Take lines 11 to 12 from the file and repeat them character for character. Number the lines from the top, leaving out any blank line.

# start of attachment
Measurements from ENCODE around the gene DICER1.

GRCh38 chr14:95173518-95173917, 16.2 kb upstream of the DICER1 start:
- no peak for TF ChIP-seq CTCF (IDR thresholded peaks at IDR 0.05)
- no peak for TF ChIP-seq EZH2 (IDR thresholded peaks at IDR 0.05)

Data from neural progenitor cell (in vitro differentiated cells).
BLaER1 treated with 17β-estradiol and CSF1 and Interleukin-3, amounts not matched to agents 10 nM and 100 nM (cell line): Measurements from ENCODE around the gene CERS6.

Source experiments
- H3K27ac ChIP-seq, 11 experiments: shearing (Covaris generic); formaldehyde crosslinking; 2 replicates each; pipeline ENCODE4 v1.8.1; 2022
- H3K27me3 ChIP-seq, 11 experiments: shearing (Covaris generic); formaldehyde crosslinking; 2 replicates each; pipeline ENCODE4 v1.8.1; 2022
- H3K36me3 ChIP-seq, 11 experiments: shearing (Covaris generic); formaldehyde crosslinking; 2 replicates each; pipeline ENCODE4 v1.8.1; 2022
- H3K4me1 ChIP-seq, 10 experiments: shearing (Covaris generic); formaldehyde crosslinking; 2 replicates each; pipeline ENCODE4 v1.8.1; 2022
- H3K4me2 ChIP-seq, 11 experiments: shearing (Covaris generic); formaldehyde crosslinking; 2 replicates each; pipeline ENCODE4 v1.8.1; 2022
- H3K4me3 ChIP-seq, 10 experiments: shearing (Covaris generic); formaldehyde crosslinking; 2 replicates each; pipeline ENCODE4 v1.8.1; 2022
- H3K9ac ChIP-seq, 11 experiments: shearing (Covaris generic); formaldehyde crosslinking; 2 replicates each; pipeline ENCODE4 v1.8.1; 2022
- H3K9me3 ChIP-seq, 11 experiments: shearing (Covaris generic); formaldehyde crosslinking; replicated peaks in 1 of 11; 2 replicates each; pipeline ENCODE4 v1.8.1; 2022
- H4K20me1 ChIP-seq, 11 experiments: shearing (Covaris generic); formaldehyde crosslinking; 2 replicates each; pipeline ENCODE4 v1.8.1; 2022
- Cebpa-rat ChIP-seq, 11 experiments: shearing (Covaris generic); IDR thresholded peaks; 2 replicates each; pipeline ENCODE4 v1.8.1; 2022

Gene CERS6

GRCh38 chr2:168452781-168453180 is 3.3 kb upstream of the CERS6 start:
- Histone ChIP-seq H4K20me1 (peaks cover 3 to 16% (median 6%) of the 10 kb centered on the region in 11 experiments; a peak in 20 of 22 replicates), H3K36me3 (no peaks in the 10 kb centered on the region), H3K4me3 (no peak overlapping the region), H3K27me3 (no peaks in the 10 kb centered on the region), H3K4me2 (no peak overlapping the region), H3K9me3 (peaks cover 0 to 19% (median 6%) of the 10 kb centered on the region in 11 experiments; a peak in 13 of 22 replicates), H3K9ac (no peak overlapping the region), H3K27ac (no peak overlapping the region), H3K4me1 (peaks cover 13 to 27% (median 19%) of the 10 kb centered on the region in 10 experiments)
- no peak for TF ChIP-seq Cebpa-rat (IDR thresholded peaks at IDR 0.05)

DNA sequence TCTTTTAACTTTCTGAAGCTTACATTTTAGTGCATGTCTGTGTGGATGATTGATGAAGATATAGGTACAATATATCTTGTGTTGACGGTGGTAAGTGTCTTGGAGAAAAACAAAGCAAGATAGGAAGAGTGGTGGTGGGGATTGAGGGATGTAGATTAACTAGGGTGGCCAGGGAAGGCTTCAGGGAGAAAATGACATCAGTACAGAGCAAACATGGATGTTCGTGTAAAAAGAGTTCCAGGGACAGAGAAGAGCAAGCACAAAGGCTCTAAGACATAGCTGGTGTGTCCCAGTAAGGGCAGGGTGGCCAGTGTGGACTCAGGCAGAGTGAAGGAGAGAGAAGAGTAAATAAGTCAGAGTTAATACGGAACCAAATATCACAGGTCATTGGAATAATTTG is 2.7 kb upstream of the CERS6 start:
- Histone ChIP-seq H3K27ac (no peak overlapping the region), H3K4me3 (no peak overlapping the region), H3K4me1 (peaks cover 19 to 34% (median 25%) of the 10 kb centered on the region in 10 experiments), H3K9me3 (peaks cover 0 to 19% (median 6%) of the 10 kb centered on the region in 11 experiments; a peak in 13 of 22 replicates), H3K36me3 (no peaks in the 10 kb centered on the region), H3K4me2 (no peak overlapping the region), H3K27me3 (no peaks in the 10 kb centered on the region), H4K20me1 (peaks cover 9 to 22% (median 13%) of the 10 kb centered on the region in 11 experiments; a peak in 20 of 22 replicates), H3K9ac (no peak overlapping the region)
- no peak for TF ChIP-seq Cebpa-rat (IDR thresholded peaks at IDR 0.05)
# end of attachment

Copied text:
- H3K4me1 ChIP-seq, 10 experiments: shearing (Covaris generic); formaldehyde crosslinking; 2 replicates each; pipeline ENCODE4 v1.8.1; 2022
- H3K4me2 ChIP-seq, 11 experiments: shearing (Covaris generic); formaldehyde crosslinking; 2 replicates each; pipeline ENCODE4 v1.8.1; 2022